On Tuesday 12th March 2019, Winchester College’s Natural History Society welcomed Dr Jane Goodall, Founder of the Jane Goodall Institute and UN Messenger of Peace for the annual Duncan Stewart Lecture where she addressed an audience of more than 450 people.
During her visit, Jane joined 14 local primary and secondary schools, as well as three local conservation charities for afternoon tea. Children came from: All Saints Primary School, Sparsholt Primary School, Weeke Primary School, Winnall Primary School, Western Primary School, St Faith’s Primary School, Compton Primary School, Twyford Primary School, St Bede Primary School, Kings Worthy Primary School, Stanmore Primary School, Sunhill Junior School, Perins School and Kings’ School.
Local charities included the Cameron Bespolka Trust, the Hampshire and IOW Wildlife Trust and Butterfly Conservation.
Dr Tim Hands, Headmaster at Winchester College commented, ‘We were delighted to welcome Dr Goodall for our annual Duncan Stewart Lecture. She inspired the audience with her clear passion for the environment and spoke of the importance of individual responsibility and the impact that small actions can have, when taken together.’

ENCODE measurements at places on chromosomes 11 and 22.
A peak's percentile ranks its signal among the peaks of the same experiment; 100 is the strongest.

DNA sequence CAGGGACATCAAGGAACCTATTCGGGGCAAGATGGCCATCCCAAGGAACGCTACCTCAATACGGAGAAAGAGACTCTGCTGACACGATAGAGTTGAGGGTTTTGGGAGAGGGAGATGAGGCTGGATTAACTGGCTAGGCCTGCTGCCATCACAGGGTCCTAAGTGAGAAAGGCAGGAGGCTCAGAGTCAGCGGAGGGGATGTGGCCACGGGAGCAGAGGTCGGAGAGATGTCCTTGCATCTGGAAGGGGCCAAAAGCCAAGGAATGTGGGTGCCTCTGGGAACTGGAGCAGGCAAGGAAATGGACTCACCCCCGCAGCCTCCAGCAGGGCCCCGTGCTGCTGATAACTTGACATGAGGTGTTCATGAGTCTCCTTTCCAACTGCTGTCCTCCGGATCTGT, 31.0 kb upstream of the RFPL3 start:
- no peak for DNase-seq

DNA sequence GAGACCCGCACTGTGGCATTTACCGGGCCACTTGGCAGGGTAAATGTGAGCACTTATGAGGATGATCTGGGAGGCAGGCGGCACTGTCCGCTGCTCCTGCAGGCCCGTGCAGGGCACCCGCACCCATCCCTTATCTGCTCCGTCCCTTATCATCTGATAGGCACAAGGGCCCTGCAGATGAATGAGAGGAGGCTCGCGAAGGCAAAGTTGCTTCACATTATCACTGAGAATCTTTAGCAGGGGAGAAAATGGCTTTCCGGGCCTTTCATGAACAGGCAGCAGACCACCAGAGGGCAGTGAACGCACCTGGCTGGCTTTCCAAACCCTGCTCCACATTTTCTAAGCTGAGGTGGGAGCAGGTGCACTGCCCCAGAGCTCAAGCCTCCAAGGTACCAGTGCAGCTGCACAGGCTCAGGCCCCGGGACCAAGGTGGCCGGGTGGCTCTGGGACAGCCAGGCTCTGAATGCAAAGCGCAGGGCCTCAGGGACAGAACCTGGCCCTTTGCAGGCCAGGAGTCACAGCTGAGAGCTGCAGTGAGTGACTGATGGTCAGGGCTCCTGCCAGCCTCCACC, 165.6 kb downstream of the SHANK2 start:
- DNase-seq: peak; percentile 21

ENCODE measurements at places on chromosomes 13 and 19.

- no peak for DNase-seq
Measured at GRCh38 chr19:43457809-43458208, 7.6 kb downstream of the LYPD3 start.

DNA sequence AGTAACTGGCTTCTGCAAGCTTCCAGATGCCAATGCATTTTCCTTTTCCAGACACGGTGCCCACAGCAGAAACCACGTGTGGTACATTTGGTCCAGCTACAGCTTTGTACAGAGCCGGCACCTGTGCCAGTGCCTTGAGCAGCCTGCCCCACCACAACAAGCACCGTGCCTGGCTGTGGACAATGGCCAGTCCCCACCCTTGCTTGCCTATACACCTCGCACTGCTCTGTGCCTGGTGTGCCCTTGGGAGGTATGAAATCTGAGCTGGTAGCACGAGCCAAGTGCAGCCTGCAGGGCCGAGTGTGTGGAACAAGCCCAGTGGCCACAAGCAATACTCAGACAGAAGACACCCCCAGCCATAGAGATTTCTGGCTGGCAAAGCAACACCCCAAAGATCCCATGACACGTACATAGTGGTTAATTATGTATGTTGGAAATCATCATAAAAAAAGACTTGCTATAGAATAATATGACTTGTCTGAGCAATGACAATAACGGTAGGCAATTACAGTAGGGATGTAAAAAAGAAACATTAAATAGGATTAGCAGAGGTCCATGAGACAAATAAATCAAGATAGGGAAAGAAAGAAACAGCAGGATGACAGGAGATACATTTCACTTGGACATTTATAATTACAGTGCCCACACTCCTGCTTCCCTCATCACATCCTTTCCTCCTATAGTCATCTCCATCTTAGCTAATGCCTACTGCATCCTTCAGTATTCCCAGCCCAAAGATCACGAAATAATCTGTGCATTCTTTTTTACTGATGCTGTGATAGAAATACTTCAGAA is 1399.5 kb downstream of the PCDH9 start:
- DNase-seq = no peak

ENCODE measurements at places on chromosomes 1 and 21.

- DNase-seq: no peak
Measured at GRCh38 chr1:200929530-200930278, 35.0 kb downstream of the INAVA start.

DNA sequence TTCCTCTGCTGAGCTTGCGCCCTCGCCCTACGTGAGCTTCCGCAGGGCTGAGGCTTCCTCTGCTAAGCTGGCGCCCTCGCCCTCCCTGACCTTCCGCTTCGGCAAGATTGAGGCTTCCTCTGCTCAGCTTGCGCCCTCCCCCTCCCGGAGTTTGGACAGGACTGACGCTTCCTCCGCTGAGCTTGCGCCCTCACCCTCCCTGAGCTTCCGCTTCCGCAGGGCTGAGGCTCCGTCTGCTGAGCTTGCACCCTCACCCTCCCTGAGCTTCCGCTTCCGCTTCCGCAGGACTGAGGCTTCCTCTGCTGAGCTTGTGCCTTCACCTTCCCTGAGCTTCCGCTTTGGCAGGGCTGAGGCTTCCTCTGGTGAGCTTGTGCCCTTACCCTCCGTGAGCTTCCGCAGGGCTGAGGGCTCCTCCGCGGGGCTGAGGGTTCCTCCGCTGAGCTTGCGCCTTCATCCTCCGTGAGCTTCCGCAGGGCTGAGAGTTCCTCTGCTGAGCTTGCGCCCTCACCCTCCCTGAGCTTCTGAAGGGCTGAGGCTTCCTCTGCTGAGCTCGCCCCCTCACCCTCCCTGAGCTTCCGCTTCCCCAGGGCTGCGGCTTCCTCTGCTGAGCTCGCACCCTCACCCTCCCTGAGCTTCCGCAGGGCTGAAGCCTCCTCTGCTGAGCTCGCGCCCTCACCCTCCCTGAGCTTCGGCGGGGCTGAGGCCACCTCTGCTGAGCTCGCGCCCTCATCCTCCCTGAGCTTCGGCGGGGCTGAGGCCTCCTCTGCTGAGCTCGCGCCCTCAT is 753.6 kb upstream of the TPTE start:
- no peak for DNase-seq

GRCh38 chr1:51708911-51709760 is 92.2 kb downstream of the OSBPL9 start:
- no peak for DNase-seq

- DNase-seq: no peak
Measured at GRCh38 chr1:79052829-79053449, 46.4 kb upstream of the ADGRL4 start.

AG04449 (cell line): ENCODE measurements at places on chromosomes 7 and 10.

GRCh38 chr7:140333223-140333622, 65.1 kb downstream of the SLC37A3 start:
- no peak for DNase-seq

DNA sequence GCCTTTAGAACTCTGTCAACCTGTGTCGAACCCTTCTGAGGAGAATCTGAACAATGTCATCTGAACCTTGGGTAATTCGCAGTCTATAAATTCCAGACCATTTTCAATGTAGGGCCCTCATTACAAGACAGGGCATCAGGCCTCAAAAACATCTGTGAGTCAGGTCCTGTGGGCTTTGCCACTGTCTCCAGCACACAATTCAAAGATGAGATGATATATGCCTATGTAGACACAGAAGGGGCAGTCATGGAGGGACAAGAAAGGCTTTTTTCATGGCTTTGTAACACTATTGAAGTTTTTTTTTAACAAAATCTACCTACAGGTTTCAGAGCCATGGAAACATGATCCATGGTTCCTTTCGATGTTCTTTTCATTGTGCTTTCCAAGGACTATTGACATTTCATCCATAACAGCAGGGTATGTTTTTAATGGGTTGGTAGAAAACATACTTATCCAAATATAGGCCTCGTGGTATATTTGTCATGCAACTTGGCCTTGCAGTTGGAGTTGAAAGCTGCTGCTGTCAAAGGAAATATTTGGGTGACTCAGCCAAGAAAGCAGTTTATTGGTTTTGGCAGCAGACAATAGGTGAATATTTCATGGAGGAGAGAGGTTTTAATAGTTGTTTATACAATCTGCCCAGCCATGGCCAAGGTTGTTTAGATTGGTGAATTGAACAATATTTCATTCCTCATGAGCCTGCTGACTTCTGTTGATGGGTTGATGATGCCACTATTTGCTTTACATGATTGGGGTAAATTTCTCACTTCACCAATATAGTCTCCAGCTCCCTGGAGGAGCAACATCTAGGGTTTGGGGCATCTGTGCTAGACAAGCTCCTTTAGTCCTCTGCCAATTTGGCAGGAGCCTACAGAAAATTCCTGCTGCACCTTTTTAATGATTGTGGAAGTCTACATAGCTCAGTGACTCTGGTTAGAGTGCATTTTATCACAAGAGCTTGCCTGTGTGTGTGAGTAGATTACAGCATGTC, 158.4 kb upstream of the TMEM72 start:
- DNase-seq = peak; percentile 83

Jane Goodall, Ph.D., DBE, Founder, the Jane Goodall Institute, UN Messenger of Peace. For further information about the work of the Jane Goodall Institute, please visit www.janegoodall.org.uk and for the Roots and Shoots Programme www.rootsnshoots.org.uk.
Jane Goodall was born on April 3, 1934, in London. At the young age of 26, she followed her passion for animals and Africa to Gombe, Tanzania, where she began her landmark study of chimpanzees in the wild – immersing herself in their habitat as a neighbour rather than a distant observer. Her discovery in 1960 that chimpanzees make and use tools rocked the scientific world and redefined the relationship between humans and animals.
In 1977, she established the Jane Goodall Institute (JGI) to advance her work around the world and for generations to come. JGI continues the field research at Gombe and builds on Dr. Goodall’s innovative approach to conservation, which recognises the central role that people play in the well-being of animals and the environment. In 1991, she founded Roots & Shoots, a global program that guides young people in nearly 50 countries in becoming conservation activists and leaders in their daily lives.
Today, Dr. Goodall travels the world, speaking about the threats facing chimpanzees, environmental crises and her reasons for hope. In her books and speeches, she emphasizes the interconnectedness of all living things and the collective power of individual action. Dr. Goodall is a UN Messenger of Peace and Dame Commander of the British Empire.
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